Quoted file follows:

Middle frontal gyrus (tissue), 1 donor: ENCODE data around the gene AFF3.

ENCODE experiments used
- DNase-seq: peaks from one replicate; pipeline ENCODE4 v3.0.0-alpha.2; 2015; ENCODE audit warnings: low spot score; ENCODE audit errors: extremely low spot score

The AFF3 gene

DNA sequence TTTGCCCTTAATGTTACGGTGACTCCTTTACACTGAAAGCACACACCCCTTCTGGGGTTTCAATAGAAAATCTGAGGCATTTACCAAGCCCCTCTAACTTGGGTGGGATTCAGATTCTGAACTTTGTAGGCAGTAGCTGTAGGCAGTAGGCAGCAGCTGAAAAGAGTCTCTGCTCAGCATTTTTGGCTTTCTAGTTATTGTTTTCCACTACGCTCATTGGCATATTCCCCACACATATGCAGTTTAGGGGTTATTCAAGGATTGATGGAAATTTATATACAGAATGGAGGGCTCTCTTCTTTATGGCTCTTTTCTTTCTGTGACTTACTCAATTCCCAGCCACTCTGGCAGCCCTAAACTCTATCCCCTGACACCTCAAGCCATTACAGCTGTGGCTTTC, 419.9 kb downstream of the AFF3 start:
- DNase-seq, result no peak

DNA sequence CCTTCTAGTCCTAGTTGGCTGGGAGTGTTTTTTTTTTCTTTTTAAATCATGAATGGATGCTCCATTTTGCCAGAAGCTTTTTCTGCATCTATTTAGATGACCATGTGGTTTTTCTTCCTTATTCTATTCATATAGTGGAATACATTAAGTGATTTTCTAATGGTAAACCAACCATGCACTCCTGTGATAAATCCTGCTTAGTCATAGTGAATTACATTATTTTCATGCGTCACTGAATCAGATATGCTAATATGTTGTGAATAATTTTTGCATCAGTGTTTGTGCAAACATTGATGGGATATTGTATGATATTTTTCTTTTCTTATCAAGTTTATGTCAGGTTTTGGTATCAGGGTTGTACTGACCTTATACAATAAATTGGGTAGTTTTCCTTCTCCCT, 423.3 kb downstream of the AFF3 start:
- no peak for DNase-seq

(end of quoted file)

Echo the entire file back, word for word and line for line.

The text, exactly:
Middle frontal gyrus (tissue), 1 donor: ENCODE data around the gene AFF3.

ENCODE experiments used
- DNase-seq: peaks from one replicate; pipeline ENCODE4 v3.0.0-alpha.2; 2015; ENCODE audit warnings: low spot score; ENCODE audit errors: extremely low spot score

The AFF3 gene

DNA sequence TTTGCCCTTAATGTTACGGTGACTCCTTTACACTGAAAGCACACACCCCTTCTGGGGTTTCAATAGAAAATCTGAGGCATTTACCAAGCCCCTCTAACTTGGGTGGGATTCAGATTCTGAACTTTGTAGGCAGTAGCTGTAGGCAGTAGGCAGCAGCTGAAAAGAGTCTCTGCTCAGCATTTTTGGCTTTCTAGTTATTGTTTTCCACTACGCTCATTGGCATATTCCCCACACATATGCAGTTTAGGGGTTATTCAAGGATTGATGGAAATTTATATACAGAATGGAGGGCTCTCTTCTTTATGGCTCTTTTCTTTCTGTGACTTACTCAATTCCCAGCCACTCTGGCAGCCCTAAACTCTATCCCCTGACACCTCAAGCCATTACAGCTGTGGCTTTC, 419.9 kb downstream of the AFF3 start:
- DNase-seq, result no peak

DNA sequence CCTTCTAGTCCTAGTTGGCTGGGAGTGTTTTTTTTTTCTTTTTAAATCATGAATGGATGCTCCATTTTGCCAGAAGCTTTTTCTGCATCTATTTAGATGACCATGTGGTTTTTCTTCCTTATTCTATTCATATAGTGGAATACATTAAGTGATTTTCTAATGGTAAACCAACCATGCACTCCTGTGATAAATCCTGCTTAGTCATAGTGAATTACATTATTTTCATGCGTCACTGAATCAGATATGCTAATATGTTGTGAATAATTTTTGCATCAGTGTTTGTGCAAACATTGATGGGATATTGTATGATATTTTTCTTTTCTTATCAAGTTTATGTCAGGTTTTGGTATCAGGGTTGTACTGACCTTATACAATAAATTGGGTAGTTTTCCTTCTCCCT, 423.3 kb downstream of the AFF3 start:
- no peak for DNase-seq